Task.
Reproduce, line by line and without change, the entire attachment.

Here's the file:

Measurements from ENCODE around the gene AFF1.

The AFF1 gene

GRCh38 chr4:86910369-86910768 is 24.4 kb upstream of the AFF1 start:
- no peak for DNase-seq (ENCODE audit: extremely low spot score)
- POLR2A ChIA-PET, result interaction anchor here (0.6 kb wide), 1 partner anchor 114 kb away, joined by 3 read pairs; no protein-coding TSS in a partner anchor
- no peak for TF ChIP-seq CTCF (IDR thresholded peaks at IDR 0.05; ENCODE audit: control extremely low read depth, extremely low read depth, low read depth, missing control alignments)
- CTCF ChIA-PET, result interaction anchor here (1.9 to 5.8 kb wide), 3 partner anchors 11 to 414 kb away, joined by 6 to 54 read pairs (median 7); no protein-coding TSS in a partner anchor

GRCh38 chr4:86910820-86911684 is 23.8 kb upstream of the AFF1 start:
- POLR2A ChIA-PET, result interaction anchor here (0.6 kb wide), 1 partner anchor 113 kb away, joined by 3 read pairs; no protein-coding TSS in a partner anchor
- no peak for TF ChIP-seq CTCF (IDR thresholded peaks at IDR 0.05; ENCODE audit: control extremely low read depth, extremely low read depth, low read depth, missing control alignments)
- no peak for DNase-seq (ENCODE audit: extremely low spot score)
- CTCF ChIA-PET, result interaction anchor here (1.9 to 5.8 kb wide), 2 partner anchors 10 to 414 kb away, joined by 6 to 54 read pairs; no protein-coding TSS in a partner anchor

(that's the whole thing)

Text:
Measurements from ENCODE around the gene AFF1.

The AFF1 gene

GRCh38 chr4:86910369-86910768 is 24.4 kb upstream of the AFF1 start:
- no peak for DNase-seq (ENCODE audit: extremely low spot score)
- POLR2A ChIA-PET, result interaction anchor here (0.6 kb wide), 1 partner anchor 114 kb away, joined by 3 read pairs; no protein-coding TSS in a partner anchor
- no peak for TF ChIP-seq CTCF (IDR thresholded peaks at IDR 0.05; ENCODE audit: control extremely low read depth, extremely low read depth, low read depth, missing control alignments)
- CTCF ChIA-PET, result interaction anchor here (1.9 to 5.8 kb wide), 3 partner anchors 11 to 414 kb away, joined by 6 to 54 read pairs (median 7); no protein-coding TSS in a partner anchor

GRCh38 chr4:86910820-86911684 is 23.8 kb upstream of the AFF1 start:
- POLR2A ChIA-PET, result interaction anchor here (0.6 kb wide), 1 partner anchor 113 kb away, joined by 3 read pairs; no protein-coding TSS in a partner anchor
- no peak for TF ChIP-seq CTCF (IDR thresholded peaks at IDR 0.05; ENCODE audit: control extremely low read depth, extremely low read depth, low read depth, missing control alignments)
- no peak for DNase-seq (ENCODE audit: extremely low spot score)
- CTCF ChIA-PET, result interaction anchor here (1.9 to 5.8 kb wide), 2 partner anchors 10 to 414 kb away, joined by 6 to 54 read pairs; no protein-coding TSS in a partner anchor